How do HVAC dampers work, and how to properly use them? If you own a home equipped with central heating and air conditioning, you know that when the system turns on, your entire home is being serviced all at once. This is a convenient way to maintain a comfort level within your home. You set the thermostat once, and the system kicks in when it needs to, and it stops running when the desired temperature is reached.
The downside to this approach which is used in 99.9% per cent of the homes in the US, is that the temperature is measured in one and only one location; the location of the thermostat.
If you lived your entire life standing in front of the thermostat, then you would be experiencing perfection in-home air conditioning. But of course, that is not how we live our lives. We move from room to room and turn on appliances that generate heat, and then some rooms are unoccupied for the most part.
The contractors that built the homes and installed the air conditioning systems do their best during construction to route the ducts in the most efficient manner for the anticipated use of each of the rooms, but that is the best guess approach since each family has their dynamics and habits.
The best way to get the most out of your system without incurring additional cost is to balance it using the HVAC dampers.
Dampers are the individual covers over each of the duct openings into your rooms. Some homes have them in the ceilings, some are on the floor, and a few rare occasions in the walls.
HVAC dampers come in all shapes and designs, but the one thing that they all have in common is the ability to open and close the vents to varying degrees.
HVAC Dampers Open or Closed
You do not have to be an HVAC professional to properly adjust the dampers to gain energy efficiencies. All it takes is a little common sense.
If a room is not being utilized regularly within your home, close the damper for that room. For rooms that are used more often than not, open them wide.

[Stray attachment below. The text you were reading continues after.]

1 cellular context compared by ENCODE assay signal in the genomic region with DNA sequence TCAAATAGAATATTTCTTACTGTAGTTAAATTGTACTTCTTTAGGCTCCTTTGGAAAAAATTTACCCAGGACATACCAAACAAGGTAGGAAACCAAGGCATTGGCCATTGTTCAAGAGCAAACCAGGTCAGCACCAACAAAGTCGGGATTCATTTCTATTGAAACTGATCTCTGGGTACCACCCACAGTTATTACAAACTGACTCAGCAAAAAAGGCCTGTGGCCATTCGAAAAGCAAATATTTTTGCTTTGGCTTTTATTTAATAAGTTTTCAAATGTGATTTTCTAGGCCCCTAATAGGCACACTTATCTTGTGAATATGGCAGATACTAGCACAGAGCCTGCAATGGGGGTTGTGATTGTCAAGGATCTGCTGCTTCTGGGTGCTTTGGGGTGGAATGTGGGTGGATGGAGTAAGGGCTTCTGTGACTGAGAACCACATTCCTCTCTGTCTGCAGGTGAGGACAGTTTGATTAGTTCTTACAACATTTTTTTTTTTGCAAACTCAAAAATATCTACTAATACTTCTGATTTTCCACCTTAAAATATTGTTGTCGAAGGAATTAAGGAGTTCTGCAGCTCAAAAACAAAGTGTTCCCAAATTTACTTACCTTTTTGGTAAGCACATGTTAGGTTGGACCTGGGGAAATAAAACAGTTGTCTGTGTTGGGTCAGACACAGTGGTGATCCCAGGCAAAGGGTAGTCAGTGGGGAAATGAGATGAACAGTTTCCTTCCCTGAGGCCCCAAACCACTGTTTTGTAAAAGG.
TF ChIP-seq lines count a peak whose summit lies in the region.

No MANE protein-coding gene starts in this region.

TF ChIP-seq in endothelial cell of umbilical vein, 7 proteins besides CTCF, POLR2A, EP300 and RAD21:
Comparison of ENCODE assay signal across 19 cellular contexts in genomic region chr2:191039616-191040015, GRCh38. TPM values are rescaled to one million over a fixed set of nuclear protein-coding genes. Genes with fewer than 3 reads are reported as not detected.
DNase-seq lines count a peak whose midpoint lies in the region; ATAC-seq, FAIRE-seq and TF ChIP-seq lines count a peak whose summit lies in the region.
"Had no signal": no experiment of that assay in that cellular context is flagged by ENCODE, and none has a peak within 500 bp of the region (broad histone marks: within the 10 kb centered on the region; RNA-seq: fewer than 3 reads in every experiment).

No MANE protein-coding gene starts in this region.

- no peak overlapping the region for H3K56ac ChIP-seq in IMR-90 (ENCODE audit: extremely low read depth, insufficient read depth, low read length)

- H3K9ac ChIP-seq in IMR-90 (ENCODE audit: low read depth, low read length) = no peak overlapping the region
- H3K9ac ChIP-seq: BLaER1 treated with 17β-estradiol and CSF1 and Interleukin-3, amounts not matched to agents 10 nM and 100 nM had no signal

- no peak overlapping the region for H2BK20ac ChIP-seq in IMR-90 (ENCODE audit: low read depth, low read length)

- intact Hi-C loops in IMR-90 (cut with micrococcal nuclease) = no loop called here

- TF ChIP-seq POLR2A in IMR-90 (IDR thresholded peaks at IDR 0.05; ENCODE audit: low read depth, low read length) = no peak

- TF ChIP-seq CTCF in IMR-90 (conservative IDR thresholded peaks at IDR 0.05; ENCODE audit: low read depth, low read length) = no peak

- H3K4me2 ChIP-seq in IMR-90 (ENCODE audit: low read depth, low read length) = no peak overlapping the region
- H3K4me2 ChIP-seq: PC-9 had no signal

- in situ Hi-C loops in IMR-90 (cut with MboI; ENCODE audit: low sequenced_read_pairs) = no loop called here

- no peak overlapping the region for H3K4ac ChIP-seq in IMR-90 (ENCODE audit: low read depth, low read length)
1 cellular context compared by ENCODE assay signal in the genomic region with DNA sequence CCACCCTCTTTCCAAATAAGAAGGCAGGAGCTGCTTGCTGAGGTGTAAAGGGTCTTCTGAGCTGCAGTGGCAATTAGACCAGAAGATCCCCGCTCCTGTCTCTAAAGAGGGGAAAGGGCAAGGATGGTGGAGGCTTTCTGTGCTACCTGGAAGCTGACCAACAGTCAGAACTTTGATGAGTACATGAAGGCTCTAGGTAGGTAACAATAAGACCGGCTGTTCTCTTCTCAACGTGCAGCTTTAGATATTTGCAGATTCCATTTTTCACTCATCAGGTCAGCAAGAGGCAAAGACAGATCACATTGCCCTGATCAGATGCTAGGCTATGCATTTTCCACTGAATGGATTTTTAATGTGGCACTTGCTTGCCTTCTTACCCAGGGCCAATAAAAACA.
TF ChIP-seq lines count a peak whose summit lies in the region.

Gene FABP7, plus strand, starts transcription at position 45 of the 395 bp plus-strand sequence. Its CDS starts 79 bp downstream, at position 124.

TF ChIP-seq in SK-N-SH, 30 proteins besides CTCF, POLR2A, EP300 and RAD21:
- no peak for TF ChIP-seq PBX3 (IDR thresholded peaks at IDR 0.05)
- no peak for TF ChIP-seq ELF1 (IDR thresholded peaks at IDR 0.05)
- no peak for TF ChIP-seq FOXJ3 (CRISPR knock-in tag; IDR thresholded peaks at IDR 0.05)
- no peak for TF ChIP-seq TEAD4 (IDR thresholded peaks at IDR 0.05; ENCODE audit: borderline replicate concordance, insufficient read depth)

You can easily calculate the effect that this will have on your overall cooling costs too. Before making any adjustments, have a watch with a second hand available and when your air conditioner cuts off, start timing how long it takes before it turns on again.
Now go ahead and adjust your dampers. Now time for the cycle again. You should find that it takes longer between cycles after the adjustments, which means you are now saving on cooling dollars!
You can also take this concept to the next level with some help. An HVAC professional can measure output at each vent location and install in-line dampers that will more efficiently control the airflow to each location.
In-line HVAC dampers are more efficient than vent cover dampers. They control airflow closer to the source, which means less energy loss in the ducts themselves. In-line dampers can achieve 100% shut-off to a vent which is usually impossible with the vent dampers and eliminates the noise you get when vent dampers are closed.
HVAC zoning is another efficient option if you have hotter or colder areas than others are. It needs to be properly measured and calculated based on any different aspect. Call your local HVAC technician to get some help in zoning system.
By following some common sense energy saving ideas revolving around your home air conditioner, you can effectively save 30% or more of your annaul operating costs. Who doesn’t want to lower their utility bills? Take a few dollars from the money you’ve saved by applying HVAC dampers.